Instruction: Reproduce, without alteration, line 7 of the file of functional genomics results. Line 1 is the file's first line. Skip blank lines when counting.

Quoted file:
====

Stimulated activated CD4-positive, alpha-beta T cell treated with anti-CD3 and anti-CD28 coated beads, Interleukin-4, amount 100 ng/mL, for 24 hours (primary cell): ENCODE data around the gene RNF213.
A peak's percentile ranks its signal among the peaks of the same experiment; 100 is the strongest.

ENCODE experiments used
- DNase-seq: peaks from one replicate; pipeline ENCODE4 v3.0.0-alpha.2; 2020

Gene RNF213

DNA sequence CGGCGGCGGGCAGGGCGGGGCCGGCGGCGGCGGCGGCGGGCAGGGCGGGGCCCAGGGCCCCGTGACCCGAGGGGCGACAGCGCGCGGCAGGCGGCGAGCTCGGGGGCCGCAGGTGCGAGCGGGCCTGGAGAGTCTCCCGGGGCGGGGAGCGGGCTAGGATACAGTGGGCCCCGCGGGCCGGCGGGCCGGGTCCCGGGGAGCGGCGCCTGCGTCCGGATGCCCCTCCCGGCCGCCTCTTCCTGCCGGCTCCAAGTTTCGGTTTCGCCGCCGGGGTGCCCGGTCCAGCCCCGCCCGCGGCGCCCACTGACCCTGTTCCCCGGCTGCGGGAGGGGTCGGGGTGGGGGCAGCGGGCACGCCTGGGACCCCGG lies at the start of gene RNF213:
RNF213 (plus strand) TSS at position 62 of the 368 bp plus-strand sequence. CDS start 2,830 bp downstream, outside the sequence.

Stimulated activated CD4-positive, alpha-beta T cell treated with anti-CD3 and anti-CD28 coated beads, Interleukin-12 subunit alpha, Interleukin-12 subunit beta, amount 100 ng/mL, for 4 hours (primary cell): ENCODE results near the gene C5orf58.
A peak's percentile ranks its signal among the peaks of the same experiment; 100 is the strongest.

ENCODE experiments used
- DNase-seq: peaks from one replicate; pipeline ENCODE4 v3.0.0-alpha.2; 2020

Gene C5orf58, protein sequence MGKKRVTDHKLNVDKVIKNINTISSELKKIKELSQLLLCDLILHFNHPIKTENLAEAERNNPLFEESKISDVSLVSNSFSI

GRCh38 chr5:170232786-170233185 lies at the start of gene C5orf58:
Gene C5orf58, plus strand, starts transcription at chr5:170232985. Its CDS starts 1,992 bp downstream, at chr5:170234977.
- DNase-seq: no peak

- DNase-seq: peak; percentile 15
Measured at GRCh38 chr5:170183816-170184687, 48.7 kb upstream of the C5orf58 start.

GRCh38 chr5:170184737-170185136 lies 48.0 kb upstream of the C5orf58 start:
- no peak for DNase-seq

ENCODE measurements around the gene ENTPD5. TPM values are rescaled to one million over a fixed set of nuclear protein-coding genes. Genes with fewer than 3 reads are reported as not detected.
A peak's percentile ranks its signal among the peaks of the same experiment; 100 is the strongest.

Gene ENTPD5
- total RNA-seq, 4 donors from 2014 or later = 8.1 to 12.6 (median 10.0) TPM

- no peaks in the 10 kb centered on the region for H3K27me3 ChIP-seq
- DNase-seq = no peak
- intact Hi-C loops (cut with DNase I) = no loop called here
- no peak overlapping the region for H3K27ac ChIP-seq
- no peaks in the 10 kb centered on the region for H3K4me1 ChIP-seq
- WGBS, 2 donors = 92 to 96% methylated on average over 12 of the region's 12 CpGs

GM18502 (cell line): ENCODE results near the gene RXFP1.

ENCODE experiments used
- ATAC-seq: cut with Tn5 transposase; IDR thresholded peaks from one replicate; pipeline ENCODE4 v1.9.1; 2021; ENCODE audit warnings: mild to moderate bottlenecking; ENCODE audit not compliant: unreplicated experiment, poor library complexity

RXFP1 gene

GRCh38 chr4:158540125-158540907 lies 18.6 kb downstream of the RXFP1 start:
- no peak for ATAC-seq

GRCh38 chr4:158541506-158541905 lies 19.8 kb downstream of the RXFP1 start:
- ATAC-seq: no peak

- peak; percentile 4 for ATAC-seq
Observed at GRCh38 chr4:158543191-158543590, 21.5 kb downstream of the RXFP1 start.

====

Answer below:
RNF213 (plus strand) TSS at position 62 of the 368 bp plus-strand sequence. CDS start 2,830 bp downstream, outside the sequence.